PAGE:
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Devil in Details of Farm Bill

February 18, 2008

Washington, DC – The current Farm Bill is set to expire March 15, but work on its replacement is bogged down in Congress, as President Bush has threatened to veto any new Farm Bill that exceeds his spending goals. House Agriculture Committee Chairman, Rep. Collin Peterson (D-Minnesota), has reportedly offered some new proposals to break the logjam, but the details have not been released.

Jim Lyons with Oxfam, an international relief and development agency, is concerned that increases for the nutrition programs in the legislation will be given up, in favor of big subsidies for mega-farmers.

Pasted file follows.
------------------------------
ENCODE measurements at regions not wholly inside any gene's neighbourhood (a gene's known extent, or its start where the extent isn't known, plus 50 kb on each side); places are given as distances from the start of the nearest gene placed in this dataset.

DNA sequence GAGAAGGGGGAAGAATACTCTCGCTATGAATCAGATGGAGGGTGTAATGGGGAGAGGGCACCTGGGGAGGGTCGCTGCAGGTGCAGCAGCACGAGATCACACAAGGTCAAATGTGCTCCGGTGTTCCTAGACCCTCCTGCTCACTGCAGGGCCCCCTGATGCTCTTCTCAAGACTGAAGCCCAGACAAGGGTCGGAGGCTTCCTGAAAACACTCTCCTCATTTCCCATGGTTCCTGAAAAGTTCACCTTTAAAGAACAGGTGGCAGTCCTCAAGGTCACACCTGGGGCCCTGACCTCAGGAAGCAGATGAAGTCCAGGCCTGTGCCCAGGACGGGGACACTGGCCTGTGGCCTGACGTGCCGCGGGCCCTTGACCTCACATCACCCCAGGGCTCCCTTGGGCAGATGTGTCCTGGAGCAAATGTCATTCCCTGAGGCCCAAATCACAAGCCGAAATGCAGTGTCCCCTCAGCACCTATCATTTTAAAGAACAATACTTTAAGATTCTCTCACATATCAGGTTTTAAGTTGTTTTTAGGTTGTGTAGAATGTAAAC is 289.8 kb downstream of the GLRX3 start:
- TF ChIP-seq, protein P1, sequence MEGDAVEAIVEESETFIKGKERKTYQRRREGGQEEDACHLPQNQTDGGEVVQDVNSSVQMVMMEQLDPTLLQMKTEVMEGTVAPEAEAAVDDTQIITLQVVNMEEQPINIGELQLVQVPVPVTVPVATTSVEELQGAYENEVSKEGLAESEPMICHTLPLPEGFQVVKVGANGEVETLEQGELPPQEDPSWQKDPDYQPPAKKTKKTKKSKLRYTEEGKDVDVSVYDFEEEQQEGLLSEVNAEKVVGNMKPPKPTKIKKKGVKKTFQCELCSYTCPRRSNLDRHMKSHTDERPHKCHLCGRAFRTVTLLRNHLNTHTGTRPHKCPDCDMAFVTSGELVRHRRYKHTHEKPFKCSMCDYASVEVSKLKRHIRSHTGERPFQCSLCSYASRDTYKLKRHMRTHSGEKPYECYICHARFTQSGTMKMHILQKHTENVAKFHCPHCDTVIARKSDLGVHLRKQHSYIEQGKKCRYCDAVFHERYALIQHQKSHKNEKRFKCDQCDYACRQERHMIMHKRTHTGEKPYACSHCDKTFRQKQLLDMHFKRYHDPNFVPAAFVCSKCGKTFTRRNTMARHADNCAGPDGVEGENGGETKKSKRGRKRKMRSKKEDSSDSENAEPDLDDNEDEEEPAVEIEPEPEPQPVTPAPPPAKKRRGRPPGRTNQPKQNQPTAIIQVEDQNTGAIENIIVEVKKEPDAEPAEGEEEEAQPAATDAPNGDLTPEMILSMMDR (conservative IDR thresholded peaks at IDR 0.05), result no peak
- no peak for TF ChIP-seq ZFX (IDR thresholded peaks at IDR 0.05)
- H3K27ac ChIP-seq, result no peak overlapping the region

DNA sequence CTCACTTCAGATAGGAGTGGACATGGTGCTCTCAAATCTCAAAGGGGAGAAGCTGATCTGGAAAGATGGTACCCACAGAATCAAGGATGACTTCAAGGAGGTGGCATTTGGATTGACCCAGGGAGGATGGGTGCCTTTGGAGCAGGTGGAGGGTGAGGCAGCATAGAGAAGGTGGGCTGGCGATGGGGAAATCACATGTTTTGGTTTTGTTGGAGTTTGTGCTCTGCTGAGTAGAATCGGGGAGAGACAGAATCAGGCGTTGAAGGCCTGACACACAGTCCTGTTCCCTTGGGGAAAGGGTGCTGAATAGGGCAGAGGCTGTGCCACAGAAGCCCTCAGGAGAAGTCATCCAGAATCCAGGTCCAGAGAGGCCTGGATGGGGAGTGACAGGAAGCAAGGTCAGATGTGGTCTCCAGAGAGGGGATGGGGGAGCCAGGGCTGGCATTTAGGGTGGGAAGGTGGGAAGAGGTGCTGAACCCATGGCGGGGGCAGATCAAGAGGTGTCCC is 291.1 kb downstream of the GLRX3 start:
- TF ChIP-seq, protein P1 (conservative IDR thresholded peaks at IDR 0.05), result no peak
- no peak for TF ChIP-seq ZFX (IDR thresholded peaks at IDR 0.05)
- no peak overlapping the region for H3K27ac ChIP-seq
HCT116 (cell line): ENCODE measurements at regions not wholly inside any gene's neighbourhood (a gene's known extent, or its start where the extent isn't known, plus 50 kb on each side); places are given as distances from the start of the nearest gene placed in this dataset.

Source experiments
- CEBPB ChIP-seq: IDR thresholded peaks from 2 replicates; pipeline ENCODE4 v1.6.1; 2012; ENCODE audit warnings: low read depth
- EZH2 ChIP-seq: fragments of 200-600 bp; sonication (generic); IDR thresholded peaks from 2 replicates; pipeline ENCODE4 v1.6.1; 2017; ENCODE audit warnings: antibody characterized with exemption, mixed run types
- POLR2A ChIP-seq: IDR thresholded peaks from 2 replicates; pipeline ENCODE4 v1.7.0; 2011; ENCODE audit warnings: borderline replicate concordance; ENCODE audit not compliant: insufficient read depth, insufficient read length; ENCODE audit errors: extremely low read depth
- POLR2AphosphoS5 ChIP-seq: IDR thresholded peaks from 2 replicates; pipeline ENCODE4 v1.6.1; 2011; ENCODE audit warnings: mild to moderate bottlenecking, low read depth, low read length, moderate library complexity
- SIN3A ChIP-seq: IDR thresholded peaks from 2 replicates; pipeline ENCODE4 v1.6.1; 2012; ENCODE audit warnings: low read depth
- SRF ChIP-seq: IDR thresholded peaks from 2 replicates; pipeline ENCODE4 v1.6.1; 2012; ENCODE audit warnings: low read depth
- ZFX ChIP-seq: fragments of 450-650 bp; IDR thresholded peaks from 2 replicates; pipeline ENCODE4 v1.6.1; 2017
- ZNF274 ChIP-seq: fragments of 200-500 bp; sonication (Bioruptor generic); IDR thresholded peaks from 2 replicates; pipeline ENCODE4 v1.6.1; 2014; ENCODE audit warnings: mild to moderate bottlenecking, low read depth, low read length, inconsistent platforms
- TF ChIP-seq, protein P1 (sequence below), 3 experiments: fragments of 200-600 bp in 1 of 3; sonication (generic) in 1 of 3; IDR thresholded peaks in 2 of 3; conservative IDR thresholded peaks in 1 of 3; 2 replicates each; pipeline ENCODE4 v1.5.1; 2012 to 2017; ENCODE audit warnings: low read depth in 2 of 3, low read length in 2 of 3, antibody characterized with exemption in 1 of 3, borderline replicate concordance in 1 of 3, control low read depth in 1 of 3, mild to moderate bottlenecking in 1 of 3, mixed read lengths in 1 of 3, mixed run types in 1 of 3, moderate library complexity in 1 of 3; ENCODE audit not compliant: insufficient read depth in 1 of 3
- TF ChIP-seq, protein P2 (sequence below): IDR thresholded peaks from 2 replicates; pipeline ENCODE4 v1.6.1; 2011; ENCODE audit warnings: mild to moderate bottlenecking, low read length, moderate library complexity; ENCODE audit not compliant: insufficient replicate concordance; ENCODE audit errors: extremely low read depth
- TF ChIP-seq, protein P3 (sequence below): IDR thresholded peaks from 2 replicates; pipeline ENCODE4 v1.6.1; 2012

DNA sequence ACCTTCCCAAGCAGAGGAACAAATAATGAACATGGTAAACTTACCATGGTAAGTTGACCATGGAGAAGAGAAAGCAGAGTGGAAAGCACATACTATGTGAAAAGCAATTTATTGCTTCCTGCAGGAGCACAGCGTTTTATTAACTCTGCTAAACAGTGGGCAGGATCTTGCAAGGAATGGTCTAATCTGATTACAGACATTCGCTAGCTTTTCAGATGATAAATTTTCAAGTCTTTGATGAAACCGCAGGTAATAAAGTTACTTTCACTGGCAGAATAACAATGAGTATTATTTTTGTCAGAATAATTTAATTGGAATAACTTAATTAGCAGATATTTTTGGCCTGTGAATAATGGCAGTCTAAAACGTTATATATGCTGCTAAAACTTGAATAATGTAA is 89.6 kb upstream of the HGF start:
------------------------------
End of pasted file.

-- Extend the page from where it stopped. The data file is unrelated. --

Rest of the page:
"We have an economy that's potentially entering a recession and we are going to see more people using these programs, and frankly, the food stamp and nutrition programs are having a difficult time serving the people currently in need."

Lyons suspects that the failure to reach a deal on a new Farm Bill has to do with keeping subsidies for large-scale farmers, who are doing well financially with current commodity prices, instead of working on real subsidy reforms.

"Part of what is being done here is an attempt to lock in a subsidy program for the major commodities, while the climate is more conducive than it will be at some point in the future."

In Lyons' view, when a small percentage of wealthy farmers receive the majority of subsidies, it will mean less money to provide assistance to others, including minority-owned and small, family-owned farms, and the conservation programs that benefit all farmers.

Dick Layman/Eric Mack, Public News Service - IA